Waiting for asylum Now, 20,000 Rwandans who have fled to Burundi await their fate in two refugee camps located in the Ngozi province in northern Burundi: the Musasa and Songore camps. The camps' inhabitants have to survive in overcrowded conditions, where the current rainy season has turned the soil to mud and brought a steep drop in the temperature. However, the United Nations High Commissioner for Refugees (UNHCR) does not believe there are "readily apparent, objective circumstances giving rise to exodus" from Rwanda, so the asylum seekers will not automatically ("prima facie") be granted refugee status.
Refugee or immigrant As a result, the Rwandans who left their homes and walked or swam their way across rivers into neighbouring Burundi are going through a process of having their status defined one by one.
The assessment is done on the basis of interviews conducted for 30 to 45 minutes.
So far, 52 Rwandans have been granted refugee status and 1,200 of them have been rejected. Those who were accepted as refugees were transferred immediately to the southern part of Burundi, far from the Rwandan border. Those whose cases were rejected are now considered immigrants. They are to be sent back to Rwanda by the government of Burundi where few organisations are able to effectively monitor their return and their reintegration.
"I'm confused and desperate. I know it's impossible for me to return to Rwanda, but that's difficult to deal with. I don't sleep at night. I feel like a stone, I don't know what to do."
- Rwandan woman (25)
In the week of May 8, around 1,000 Rwandans were sent back to Rwanda - voluntarily, according to the UNHCR. It is probable that the UNHCR and the Burundian government will facilitate the return of additional volunteers in the weeks to come, as well as those people who were rejected as refugees.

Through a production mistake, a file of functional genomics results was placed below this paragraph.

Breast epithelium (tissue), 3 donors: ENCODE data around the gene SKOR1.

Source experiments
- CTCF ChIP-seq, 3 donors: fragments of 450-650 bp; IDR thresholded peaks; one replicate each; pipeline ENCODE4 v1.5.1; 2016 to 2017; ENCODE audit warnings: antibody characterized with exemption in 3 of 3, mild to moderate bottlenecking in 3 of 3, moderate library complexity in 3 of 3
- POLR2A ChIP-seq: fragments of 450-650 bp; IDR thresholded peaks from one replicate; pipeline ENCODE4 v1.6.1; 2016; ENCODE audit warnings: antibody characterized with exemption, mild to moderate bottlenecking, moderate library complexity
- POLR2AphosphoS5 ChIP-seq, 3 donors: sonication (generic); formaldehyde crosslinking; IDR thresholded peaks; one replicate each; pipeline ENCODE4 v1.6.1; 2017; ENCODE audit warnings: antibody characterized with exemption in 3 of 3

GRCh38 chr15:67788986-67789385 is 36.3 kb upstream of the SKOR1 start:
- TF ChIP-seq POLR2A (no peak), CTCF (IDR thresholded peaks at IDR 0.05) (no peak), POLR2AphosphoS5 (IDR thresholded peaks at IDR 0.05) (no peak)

MSF active in the camps In Musasa camp, where approximately 15,000 Rwandans are staying, Médecins Sans Frontières (MSF) runs a health clinic treating both Rwandans seeking refuge and Burundians who walk up to five or six hours to reach the clinic. The MSF team, comprised of two international staff and 65 Burundian and Rwandan staff, treats 2,000 patients per week. In Songore camp, where an estimated 4,500 Rwandans are living in a camp originally built for 800 people, MSF helped to build latrines.
"We're worried about the health of the people in the camps," says Banu Altunbas, Head of Mission for MSF in Burundi. "In the daytime when it's sunny, the temperature can reach 26 degrees Celsius, but at night it can feel as cold as six degrees.
"Among the Rwandans we treat in our clinic in the Musasa camp, most come in with fever, respiratory tract infections or diarrhoea. There's a constant threat that epidemics could break out.
"But we're also worried about the people who will be denied refugee status and be brought back to a country from which they fled out of fear."